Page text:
“A lot of people use Western medicine for diagnosis and Chinese medicine for treatment,” says Feng, who first graduated from a Western medical school before embarking on her studies of traditional Chinese medicine. If someone knows they have a kidney problem, for instance, the doctor may hone in on the patient’s habits at the crucial periods for the kidneys, which have peak activity from 5 to 7 p.m., and peak rest from 5 to 7 a.m. Perhaps the patient is an early riser and drinks caffeine at a time when the kidneys need to rest, or perhaps the diet is interfering with the organs’ performance. Through herbs, acupuncture, tui-na massage, and other techniques, a traditional Chinese doctor can help get the body back into its natural state of flow.
The main goal of treatments of traditional Chinese medicine is to help patients fix the lifestyle problems that provoke their underlying conditions. Prescriptions help to alleviate symptoms, but Feng says that most of her practice is dedicated to consulting with people about their daily routines.
“If a depressed person tries to regain their energy just by eating something or taking medicine, it won’t help that much. First, you have to look at what you’re doing to your body, and pay attention to your body’s routine,” she says.
Guidance for good sleep from traditional Chinese medicine
“If you find yourself becoming more irritated during the daytime and losing your temper as the day goes on, it is a yin deficiency,” Feng says. “After just two nights of poor sleep, the skin becomes dry and bowel movements become difficult. You think you need to eat more fibre or find a new lotion, but the problem persists, and the sleep deteriorates more. It gets hard to concentrate, memory gets worse, and you look for other products. But truly, if you have a few nights of good sleep, so much can be solved.”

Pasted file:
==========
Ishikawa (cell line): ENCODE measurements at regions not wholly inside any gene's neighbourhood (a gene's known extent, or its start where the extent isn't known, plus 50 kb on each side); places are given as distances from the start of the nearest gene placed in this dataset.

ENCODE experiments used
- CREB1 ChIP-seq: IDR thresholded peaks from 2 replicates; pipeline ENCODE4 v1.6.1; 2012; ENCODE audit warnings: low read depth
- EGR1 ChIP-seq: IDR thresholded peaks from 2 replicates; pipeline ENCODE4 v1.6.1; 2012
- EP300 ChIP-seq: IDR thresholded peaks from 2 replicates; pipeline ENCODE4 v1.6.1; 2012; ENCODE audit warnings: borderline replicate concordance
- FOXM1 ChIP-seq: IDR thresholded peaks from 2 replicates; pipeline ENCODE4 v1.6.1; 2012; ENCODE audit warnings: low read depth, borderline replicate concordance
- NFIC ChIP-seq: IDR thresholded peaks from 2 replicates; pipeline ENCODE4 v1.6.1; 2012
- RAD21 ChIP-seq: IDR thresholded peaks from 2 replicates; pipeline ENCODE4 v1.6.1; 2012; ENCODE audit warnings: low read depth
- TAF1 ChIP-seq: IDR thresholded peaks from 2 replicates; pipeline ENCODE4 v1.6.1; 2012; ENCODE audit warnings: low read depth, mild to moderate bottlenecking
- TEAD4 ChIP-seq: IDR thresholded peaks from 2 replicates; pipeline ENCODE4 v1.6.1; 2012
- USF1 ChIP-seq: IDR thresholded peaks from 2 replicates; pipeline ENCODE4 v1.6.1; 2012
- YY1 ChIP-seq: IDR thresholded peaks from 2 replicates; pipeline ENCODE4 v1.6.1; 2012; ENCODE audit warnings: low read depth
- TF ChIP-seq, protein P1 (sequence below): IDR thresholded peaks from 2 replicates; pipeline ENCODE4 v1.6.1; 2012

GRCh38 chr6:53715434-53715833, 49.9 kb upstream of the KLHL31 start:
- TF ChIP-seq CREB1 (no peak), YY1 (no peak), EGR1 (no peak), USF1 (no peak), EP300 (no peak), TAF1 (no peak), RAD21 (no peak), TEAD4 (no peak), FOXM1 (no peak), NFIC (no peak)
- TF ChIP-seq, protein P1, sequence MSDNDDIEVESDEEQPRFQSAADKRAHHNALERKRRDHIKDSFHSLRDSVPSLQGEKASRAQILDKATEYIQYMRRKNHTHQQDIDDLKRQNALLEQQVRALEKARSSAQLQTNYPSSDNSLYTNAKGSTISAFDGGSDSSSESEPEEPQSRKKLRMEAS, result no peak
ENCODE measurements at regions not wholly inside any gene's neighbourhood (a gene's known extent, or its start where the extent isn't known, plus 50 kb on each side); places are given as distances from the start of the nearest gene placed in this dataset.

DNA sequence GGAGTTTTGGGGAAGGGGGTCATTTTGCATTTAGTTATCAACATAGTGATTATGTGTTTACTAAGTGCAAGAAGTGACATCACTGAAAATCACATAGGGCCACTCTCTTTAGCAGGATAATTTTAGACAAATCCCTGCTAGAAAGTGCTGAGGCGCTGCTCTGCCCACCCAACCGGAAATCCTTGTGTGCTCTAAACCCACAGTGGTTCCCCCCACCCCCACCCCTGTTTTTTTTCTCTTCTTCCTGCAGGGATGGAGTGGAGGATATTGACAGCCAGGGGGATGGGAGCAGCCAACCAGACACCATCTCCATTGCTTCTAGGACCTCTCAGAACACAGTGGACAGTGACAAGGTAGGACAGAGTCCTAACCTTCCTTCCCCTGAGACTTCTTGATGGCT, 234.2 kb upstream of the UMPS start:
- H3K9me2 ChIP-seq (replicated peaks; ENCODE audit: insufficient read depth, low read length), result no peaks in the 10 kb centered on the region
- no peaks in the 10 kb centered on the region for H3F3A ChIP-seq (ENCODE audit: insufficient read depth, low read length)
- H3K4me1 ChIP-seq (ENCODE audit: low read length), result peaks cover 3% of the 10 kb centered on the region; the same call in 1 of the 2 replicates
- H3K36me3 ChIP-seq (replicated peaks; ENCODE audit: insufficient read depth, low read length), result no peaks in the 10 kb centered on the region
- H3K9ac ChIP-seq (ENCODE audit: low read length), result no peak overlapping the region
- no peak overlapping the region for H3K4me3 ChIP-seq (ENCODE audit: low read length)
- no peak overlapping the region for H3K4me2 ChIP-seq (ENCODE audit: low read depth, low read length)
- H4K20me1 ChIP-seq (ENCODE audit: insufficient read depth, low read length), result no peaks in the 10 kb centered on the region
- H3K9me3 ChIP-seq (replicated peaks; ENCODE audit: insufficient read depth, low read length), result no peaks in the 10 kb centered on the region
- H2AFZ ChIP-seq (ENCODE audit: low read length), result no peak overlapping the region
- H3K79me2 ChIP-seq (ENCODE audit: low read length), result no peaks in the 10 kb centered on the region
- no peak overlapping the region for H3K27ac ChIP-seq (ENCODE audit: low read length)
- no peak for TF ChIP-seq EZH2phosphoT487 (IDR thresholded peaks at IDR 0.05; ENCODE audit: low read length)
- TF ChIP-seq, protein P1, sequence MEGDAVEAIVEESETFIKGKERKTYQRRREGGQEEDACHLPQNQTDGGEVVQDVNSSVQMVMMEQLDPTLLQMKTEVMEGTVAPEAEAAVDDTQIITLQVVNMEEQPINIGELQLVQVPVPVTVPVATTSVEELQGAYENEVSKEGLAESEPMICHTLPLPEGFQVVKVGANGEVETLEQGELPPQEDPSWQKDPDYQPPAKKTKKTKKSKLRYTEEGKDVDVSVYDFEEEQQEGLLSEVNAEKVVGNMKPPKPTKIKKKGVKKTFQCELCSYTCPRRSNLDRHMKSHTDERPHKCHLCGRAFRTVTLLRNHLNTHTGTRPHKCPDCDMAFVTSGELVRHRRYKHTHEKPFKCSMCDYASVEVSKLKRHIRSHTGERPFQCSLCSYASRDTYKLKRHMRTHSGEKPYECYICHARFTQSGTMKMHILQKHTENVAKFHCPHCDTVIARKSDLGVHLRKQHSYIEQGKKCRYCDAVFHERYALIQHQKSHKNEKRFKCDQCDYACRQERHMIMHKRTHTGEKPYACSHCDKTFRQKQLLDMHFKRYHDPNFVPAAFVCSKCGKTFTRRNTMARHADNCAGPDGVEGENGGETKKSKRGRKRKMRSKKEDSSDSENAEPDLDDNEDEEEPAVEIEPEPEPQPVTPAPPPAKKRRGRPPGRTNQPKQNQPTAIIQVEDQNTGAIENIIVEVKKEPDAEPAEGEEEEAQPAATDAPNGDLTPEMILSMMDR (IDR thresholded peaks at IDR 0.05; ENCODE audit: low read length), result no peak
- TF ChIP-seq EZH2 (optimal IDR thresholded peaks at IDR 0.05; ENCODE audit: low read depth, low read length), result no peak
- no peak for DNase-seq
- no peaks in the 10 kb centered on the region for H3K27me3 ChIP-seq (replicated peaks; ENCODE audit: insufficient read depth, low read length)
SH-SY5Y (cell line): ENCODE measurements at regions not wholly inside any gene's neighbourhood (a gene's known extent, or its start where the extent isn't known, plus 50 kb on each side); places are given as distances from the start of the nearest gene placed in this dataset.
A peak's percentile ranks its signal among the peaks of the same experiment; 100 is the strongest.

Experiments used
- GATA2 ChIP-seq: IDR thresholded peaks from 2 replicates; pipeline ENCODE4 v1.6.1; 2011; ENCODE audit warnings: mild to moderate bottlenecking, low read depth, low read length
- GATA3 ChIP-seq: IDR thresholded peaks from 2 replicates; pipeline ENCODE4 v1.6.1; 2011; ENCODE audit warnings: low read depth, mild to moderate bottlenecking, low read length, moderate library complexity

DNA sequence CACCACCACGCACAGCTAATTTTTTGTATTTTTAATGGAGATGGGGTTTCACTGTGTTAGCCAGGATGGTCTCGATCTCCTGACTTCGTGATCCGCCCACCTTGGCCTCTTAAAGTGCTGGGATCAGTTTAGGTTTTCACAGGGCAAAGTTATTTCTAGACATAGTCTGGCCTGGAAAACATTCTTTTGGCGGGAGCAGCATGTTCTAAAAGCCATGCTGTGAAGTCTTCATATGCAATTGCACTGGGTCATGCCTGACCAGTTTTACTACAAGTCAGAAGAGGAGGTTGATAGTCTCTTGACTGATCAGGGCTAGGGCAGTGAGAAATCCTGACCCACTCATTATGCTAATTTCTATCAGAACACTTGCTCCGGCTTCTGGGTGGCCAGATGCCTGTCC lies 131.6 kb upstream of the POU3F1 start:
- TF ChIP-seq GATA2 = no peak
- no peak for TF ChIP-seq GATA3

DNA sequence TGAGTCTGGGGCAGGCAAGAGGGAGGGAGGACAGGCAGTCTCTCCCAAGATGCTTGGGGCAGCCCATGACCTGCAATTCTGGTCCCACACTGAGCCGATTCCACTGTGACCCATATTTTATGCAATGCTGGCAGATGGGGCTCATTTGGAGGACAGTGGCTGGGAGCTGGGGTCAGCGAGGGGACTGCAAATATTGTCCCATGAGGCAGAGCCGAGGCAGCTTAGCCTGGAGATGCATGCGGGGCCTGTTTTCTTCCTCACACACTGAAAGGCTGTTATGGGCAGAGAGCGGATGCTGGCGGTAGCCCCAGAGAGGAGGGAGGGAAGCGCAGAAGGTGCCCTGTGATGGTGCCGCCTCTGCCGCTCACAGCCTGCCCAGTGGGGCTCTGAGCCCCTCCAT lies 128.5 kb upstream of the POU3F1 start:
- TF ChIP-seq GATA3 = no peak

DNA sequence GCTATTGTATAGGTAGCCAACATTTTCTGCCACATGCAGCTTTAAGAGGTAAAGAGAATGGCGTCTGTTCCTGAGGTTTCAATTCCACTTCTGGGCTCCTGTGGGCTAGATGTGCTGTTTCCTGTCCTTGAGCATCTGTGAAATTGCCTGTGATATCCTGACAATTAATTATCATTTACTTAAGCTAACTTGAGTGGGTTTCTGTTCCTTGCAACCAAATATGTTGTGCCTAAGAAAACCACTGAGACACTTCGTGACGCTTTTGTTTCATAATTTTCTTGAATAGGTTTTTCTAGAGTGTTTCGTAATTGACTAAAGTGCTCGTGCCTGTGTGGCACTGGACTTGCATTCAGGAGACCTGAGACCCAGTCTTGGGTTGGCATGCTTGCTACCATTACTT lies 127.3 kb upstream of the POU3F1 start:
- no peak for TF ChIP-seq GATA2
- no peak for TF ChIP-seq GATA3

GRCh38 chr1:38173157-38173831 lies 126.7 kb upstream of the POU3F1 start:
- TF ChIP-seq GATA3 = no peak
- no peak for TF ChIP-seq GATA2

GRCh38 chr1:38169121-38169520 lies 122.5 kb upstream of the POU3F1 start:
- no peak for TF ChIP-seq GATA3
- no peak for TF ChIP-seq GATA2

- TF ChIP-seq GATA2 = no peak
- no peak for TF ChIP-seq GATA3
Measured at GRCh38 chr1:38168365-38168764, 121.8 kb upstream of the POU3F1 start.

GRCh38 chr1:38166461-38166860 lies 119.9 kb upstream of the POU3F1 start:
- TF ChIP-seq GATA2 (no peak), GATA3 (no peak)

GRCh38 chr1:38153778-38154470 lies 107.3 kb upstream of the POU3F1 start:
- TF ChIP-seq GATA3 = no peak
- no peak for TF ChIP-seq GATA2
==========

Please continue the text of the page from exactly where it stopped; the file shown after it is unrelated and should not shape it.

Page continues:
The link between sleeplessness and negative thoughts is clear, and the impact is staggering. Insomnia affects about 30 percent of all adults at some point, with 10 percent suffering chronic insomnia. After all, who hasn’t gone through periods of life where it just seems impossible to get a good night’s rest?
“Always try to solve the problem through lifestyle changes,” Feng says. “When doing meditation, the body calms down, and the yin gets replenished. Meditation is the easiest, cheapest, and most effective way to solve insomnia. It brings the body into balance.”
Of course, at the end of a long day, not everyone can just sit down in meditation position to reset the body’s daily clock (although the great Taoist sages would say that we’re all capable of doing this). But for those of us tightly wound up and struggling to concentrate for longer than a goldfish, Feng offers some tips for a good night’s rest. “Two hours before sleep, soak your feet in hot water, and do some acupressure on the centre of the feet to release tension.”
Herbs and aromatherapy can help us fall asleep as well. Zhu Xi, a writer during the Song Dynasty, put dried chrysanthemum in his pillowcase and wrote about the benefits. “As I gently stroked the pillow stuffed with dried chrysanthemums, the fragrance of the flower brushed my face lightly. I drifted away into slumber. The next morning, I overflowed with ideas and thoughts.”
The wisdom of traditional Chinese medicine, like the wisdom of ancient proverbs, is found beneath the surface. It’s too profound and complex to explain, which is why, perhaps, the best way to understand it is to sit down and concentrate on nothing at all.